My mother informed me that today's her mom's death anniversary. Or death-day (as popularized by Nearly Headless Nick :p) and I brought in some amount of irreverence right at the onset because I'm not sad at all. I don't remember when and exactly how she died although I was in my 20s then, but I remember exactly how she lived and how she made having a grandparent such a delight!
She was a funky woman but very traditional. Home and hearth and husband above all else.
She was short (more than me which makes me love her more) and fat and very very squishy!
She had horrible eyesight and was reduced to making her way about the house almost through her knowledge of having lived there for over four decades.
She and her soda bottle glasses. Because of her tunnel vision she couldn't see me make faces at her while she was talking to other people.
She used to tie her hair with thin black ribbons and make a plait every night before going to bed. And whenever she'd laugh, which was often, her nose would go all flat and eyes would go into slits and she'd look quite the archetypal Oriental person from the comics.
She let me put a face pack on her once and got freaked out when I started to pull the dried stuff off her face...her 1st facial at 70+
She'd use a lotion we'd got for her when we'd gone abroad so sparingly that the damn thing reached it's expiry date. When I asked her why she didn't use it properly she said it was a gift from me and it was for special occasions...Go figure!
She used to be up at ungodly hours only because dawn arrives in Calcutta at an ungodly hour. And she'd nag me out of bed every day of the summer holidays that I'd spend there; making me drink the chocolate milk and eat at least one sandesh that my grandfather had got for us.
She's partly the reason I can write in Bangla (however erroneously) and why I like Inland letters so much. She used to insist on letters written in my mother tongue and each time we changed cities she'd inquire about all my friends and I think tried to be subtle about the number of Bongs that there never seemed to be enough of.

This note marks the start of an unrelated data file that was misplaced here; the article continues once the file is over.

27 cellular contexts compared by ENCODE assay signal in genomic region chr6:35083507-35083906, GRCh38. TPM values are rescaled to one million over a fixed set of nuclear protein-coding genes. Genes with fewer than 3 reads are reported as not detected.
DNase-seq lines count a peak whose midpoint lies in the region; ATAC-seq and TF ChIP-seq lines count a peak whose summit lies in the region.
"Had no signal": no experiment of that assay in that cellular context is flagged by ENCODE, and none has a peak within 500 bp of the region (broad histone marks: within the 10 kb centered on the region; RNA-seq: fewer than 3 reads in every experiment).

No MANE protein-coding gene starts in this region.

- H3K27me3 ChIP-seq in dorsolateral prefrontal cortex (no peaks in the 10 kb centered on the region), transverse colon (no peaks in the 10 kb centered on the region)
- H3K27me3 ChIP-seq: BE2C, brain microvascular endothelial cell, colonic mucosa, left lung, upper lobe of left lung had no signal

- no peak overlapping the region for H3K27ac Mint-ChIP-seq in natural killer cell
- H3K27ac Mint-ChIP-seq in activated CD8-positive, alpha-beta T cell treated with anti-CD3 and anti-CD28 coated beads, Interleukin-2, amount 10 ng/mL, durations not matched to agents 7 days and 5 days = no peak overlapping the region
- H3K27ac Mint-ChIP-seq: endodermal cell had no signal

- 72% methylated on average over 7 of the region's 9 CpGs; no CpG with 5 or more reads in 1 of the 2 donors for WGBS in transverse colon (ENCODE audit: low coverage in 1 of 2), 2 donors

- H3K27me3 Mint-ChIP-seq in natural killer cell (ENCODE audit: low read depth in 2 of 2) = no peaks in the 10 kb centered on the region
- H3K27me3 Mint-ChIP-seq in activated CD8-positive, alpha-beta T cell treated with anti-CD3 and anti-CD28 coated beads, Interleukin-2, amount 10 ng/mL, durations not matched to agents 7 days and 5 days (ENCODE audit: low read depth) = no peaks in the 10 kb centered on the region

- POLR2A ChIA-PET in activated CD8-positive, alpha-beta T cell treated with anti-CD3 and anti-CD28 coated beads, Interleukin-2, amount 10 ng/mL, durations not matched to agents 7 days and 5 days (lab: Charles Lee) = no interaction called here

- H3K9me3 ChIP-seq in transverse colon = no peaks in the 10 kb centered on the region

She of the beautiful old furniture- the four-poster bed that my cousin and I'd hide under, and the lovely mahogany (I think or maybe even rosewood) cupboard that seemed to house all the treasures that were hers.
She'd keep a diary of important dates and events and there was an old floor-model sewing machine that I managed to mess up, that a lot of my infant clothes had been made on.
Why am I not even wistful? Well because my son, in his gazillion gestures and nose-wrinkling smile, seems to be a pretty good copy of her. Sometimes I can almost see the imprint of her face on his.
Genetics being what they are, am still surprised how this kid could end up resembling a lady from two generations ago.
I wish she'd been able to see him. She'd have gone gaga over him because she used to dote on me and yet wonder how to get me to not be such a yakkety!
She really was a doll and a perfect embodiment of everything grandmoms are supposed to be because now her daughter and my mother has become the best grandmother a child could have. And i just need to see my son's smiles and joy to know that. Over and over again.